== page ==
ST. PAUL, Minn. (AP) — Minnesotans can soon indulge their love affair with specialty license plates even more deeply.
State legislators this past week introduced four more to the 200-plus already available.
Many raise money for pet causes. That’s the case for two of the new offerings. One will benefit the Minnesota parks and trails system, the other the Minnesota chapter of the Professional Golfers Association.
Other plates celebrate a driver’s identity. The other two new plates are for female veterans and retired firefighters.
Each license plate costs $3.50 to produce, said Bruce Gordon, spokesman for the Minnesota Department of Safety, the agency that oversees the state’s driver and vehicle services. That price is fixed by contract, so it doesn’t go down no matter how many people want, Gordon said.
A total of 500 would be made for the parks and trails and PGA Foundation, he said. The others would be produced upon request and certification.
Whether the cost is worth it depends on how many people ultimately buy the plates, said Luke Skinner, deputy director for the Division of Parks and Trails at the Minnesota Department of Natural Resources.
“Sales can start pretty slow and then build up a little bit,” Skinner said of the $50 plate. Having one gains the driver free admission to state parks, he said. “We could see a net of $250,000 to $500,000 annually.”
That money likely would go toward the operations budget, Skinner said, which is $17 million for parks alone.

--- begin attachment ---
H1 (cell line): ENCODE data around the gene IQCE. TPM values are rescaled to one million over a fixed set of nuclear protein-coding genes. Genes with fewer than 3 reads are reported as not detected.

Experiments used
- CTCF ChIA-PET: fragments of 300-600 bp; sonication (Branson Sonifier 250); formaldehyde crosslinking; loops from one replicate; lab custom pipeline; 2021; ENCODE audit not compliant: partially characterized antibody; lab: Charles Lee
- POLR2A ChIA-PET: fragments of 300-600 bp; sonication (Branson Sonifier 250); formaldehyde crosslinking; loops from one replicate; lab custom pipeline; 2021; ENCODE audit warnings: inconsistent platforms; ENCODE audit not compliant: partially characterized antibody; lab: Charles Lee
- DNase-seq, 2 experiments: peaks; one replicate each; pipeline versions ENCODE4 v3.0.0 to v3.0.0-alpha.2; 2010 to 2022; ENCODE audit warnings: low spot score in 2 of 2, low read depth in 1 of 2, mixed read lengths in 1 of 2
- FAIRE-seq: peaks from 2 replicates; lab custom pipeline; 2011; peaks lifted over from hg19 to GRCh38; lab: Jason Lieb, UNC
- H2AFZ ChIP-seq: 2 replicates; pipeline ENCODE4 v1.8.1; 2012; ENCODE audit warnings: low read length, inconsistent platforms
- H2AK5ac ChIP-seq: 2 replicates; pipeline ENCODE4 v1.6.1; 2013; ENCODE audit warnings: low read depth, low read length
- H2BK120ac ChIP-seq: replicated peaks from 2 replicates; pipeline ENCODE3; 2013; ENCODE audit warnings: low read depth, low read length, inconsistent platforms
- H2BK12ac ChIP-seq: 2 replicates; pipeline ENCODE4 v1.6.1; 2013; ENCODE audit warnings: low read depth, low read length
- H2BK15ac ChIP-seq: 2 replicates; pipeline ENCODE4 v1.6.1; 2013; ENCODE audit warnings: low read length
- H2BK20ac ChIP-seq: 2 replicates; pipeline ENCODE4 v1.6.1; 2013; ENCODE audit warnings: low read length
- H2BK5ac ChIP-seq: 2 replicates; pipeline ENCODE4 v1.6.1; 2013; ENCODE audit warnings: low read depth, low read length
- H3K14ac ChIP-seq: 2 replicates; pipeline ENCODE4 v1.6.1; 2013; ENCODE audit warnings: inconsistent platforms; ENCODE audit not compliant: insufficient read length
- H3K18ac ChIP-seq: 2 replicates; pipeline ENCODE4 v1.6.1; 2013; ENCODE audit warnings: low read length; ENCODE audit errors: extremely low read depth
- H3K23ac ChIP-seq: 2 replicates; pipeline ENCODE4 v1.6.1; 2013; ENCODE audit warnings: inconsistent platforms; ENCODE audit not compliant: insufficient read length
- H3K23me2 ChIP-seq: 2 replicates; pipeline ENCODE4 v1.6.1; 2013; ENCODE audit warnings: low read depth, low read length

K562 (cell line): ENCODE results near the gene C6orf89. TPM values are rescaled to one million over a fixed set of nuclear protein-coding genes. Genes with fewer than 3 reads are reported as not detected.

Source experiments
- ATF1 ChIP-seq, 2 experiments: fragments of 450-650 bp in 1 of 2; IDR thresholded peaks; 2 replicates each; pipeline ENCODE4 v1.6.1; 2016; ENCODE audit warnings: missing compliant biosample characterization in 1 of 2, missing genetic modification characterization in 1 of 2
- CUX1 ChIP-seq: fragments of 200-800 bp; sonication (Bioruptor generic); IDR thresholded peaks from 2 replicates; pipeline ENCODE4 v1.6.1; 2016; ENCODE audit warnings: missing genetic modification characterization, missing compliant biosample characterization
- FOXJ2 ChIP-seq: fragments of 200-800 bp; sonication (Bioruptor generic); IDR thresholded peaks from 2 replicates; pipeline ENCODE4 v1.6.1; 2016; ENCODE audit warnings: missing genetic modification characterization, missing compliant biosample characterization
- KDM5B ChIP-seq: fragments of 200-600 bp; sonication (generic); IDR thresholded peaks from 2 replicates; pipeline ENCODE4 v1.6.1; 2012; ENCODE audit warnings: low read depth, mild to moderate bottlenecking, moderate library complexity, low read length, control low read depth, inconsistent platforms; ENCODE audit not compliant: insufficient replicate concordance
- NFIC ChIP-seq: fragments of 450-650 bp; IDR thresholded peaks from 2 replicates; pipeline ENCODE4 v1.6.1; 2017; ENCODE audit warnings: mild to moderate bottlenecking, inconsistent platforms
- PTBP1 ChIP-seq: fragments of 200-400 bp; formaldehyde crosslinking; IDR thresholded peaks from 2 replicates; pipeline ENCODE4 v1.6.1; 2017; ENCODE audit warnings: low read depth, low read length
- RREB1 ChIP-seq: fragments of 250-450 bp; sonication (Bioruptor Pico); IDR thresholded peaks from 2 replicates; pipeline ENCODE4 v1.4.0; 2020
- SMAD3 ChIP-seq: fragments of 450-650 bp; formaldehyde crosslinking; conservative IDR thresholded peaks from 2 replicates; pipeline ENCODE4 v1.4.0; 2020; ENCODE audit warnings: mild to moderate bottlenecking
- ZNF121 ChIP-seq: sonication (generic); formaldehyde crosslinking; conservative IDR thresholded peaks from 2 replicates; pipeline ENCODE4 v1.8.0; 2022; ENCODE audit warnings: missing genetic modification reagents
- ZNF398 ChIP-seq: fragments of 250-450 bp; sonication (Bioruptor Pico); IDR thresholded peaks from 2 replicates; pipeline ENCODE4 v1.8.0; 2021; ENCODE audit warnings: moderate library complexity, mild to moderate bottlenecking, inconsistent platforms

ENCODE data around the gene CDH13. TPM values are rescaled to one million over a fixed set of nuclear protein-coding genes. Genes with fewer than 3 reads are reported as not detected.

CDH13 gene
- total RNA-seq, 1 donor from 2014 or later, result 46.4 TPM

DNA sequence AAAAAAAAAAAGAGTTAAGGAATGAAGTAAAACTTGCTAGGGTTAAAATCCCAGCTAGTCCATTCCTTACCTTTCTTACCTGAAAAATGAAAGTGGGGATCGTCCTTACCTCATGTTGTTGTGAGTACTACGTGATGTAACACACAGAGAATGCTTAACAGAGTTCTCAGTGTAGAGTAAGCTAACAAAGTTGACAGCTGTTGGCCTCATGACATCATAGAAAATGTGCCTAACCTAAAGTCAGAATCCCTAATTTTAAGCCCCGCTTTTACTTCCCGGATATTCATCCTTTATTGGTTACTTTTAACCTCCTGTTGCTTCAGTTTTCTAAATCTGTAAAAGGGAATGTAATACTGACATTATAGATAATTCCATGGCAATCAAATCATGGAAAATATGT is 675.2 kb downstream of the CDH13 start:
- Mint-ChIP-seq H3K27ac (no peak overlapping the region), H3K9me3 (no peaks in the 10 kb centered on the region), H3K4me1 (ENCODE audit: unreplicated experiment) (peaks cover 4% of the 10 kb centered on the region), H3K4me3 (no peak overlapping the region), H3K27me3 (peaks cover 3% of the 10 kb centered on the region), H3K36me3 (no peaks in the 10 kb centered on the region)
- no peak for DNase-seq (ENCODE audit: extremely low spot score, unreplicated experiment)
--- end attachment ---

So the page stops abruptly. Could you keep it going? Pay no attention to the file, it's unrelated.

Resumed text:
When the plate becomes available Jan. 1, 2016, it will mark the first time the division has a plate devoted exclusively to raise money for the system, Skinner said.
The Minnesota Section PGA Foundation plate is a way to raise money for youth golf programs such as The First Tee based in St. Augustine, Florida, said Rep. Gene Pelowski, DFL-Winona, who sponsored the proposal in the House.
“Having it go to youth golf is a good cause,” said Pelowski, who worked for decades as a golf pro. “With the Tiger Woods explosion — everyone wanted to be Tiger — more young people are coming into golf than ever.”
The plates would cost $10 a set and include a minimum annual contribution of $30 to the golf foundation. They’ll become available next year on Jan. 1, and coincide with the run-up to the 2016 Ryder Cup at Hazeltine National Golf Club in Chaska, Minnesota.
None of the four plates have been designed yet, Gordon said.
The women’s veterans plate becomes available on Jan. 1, 2015, and the inscription would read “WOMAN VETERAN.” The language of the law does not include a cost.
Retired firefighters who served at least 10 years and left their departments in good standing would be able to obtain a plate to celebrate their careers beginning Aug. 1. Those would cost $10.
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